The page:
In Pathfinder, kelpies are fey. Let’s pause to celebrate that. Because in too many versions of the world’s oldest role-playing game, they got labeled as plant creatures. And that’s bogus.
(I keep trying to write paragraphs on why that is bogus, but I just come off as pedantic and boring. Instead, look at Wikipedia. If that reads like a faerie or spirit to you, awesome. If it reads like a plant, then good for you…but we cannot ever be friends.)
More reasons to love/use kelpies: 1) You can call them by lots of different names to throw off Bestiary/Monster Manual-reading players: “The nøkken drags you under…” 2) There are lots of adventure hooks in the stories themselves: “The boy tells you his tale while cradling his cauterized stump…” 3) That “eating everything but the heart and liver” thing is just creepy. Finally, 4) like kelpies themselves, kelpie adventures can start as one thing and become something else: A horse race becomes an underwater adventure. A serial killer leaving a trail of hearts and livers turns out to be a wicked fey. A party out hunting a beautiful dryad or nixie is stunned to discover their own horse is the culprit. Etc., etc.
In most cases, you’ll probably use kelpies as random and/or side encounters, working alone or in a shoal of two to five creatures. However, these hooks have them teaming up with other similarly wicked creatures…
An innkeeper in a remote seaside village is happy to lend a horse to out-of-town travelers. The horse is actually a kelpie, who allows itself to be ridden for three days (though it refuses to enter any town larger than a village) before drowning and devouring its rider at the first opportunity. The kelpie pays the strong-willed innkeeper for her part in mermaid gold and other treasures, and so her rooms are stocked with undersea rarities, including several very detailed maps of aquatic elf settlements.
Jenny Gillygeist is a nixie the Autumnwood locals blame for a number of disappearances. A few influential calmer heads—the ranger Longwalker and the druid Twix Erem among them—have kept secret the location of Jenny’s lair, blaming instead an elusive kelpie they have both hunted for the past two seasons. So what is the truth? Is Jenny a victim of prejudice…or a bog nixie who has Longwalker and Twix fooled? And is the treacherous horse-fey Jenny’s rival…or her hippocampus steed and ally?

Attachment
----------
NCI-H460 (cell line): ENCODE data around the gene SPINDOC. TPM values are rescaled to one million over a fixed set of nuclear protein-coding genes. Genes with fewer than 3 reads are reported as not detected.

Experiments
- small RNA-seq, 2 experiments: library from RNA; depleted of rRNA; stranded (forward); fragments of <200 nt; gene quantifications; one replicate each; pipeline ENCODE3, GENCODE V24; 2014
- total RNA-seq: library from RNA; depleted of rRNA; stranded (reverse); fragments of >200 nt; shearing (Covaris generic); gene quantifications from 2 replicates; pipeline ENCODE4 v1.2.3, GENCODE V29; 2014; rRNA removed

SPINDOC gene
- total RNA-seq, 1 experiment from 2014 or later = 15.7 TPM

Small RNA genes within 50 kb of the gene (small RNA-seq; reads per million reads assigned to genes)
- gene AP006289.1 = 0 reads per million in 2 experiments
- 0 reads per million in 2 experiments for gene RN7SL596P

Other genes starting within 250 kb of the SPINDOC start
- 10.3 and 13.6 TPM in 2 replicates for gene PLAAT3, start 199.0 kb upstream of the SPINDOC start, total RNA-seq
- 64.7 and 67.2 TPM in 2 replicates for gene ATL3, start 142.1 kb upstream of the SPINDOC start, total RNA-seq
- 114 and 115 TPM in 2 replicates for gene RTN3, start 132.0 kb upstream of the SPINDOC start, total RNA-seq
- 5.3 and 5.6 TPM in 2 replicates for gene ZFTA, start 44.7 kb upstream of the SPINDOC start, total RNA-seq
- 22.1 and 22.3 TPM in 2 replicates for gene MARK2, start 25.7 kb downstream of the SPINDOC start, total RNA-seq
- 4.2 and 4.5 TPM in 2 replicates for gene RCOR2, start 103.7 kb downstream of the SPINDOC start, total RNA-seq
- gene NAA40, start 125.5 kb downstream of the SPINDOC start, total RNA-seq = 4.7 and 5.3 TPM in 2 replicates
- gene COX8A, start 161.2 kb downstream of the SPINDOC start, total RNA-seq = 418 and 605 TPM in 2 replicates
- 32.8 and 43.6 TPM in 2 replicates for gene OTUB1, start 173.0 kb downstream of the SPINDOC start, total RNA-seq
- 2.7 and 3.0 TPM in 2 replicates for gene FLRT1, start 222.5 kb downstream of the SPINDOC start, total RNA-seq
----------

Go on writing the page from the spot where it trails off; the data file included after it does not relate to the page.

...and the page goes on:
Adventurers save a clurichaun (a leprechaun who is the spirit of the buttery—that is, the wine or ale cellar) from being eaten by a giant gar. His drunkenly profuse thanks hide his exasperation—the gar was a major image and the party interrupted him faking his own death to avoid collection on his gambling debts. Unbeknownst to him, though, his fey creditors have run out of patience and sent a quickling assassin to deal with him. Surprised by the appearance of Big Folk, the assassin tries to use a gust of wind and other blasts from his rod of wonder to push them into a fen frequented by kelpies. Meanwhile, he goes after the clurichaun…
—Pathfinder Bestiary 2 172
I just had a mountain of five new Pathfinder books arrive today. My work is cut out for me.
Speaking of which, Landon rifled through random tables in the new Magnimar, City of Monuments (p. 51), Rise of the Runelords (p. 395), and the Rod of Wonder Wondrous Effect list from the Core Rulebook (p. 489–490) to offer up: Assassin/Being eaten by a giant gar/Gust of wind.
In addition to that and some nice words over on EN World, he also brought me up to speed on one of our monsters from last year, the death worm:
The Death Worm is a cryptid, a modern legend from Mongolia called Olgoi Khorkhoi. The reason it has all sorts of crazy abilities in Pathfinder is because they're all from different forms of the legend.
And cheers right back! Looks like I’m going to have to take back some of the nasty things I said about it…
Keep sending your random rolls!
Radio show time! The stream ripper was down…again (pausetobreathe pausetobreathe, lettheangeroutandthelovein)…this week, so The New Indie Canon wasn’t recorded for archive. I’ll do my best to put the playlist together on a mix sometime this week.